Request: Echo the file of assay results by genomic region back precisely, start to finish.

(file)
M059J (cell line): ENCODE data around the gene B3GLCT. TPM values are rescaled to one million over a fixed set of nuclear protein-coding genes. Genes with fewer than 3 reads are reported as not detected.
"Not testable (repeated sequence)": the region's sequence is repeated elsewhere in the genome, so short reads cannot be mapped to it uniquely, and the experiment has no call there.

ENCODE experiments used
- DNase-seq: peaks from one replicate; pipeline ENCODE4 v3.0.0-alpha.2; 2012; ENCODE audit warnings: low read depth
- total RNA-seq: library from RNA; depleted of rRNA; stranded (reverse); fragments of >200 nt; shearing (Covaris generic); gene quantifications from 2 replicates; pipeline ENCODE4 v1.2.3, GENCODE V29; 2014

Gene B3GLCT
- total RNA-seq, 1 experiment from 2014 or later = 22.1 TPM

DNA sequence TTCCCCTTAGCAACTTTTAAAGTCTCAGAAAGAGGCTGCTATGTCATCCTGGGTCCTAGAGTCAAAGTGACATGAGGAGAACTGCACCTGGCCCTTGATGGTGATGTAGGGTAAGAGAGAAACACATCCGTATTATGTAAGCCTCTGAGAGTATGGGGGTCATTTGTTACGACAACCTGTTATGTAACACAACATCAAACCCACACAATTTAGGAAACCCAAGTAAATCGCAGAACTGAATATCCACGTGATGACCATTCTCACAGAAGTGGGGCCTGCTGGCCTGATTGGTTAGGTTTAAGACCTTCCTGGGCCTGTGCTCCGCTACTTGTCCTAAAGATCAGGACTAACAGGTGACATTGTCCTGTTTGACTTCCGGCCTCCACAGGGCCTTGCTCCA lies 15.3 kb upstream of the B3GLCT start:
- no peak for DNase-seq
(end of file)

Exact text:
M059J (cell line): ENCODE data around the gene B3GLCT. TPM values are rescaled to one million over a fixed set of nuclear protein-coding genes. Genes with fewer than 3 reads are reported as not detected.
"Not testable (repeated sequence)": the region's sequence is repeated elsewhere in the genome, so short reads cannot be mapped to it uniquely, and the experiment has no call there.

ENCODE experiments used
- DNase-seq: peaks from one replicate; pipeline ENCODE4 v3.0.0-alpha.2; 2012; ENCODE audit warnings: low read depth
- total RNA-seq: library from RNA; depleted of rRNA; stranded (reverse); fragments of >200 nt; shearing (Covaris generic); gene quantifications from 2 replicates; pipeline ENCODE4 v1.2.3, GENCODE V29; 2014

Gene B3GLCT
- total RNA-seq, 1 experiment from 2014 or later = 22.1 TPM

DNA sequence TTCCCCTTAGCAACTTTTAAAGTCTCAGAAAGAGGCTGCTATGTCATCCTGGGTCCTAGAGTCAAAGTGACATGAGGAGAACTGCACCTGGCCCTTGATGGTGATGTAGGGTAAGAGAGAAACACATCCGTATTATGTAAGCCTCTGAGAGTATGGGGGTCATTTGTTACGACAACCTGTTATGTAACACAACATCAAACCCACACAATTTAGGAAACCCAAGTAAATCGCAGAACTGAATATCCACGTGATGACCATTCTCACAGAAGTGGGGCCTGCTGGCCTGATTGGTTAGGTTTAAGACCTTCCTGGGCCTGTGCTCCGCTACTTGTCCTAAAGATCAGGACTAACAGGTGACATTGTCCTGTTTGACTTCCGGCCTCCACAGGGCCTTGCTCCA lies 15.3 kb upstream of the B3GLCT start:
- no peak for DNase-seq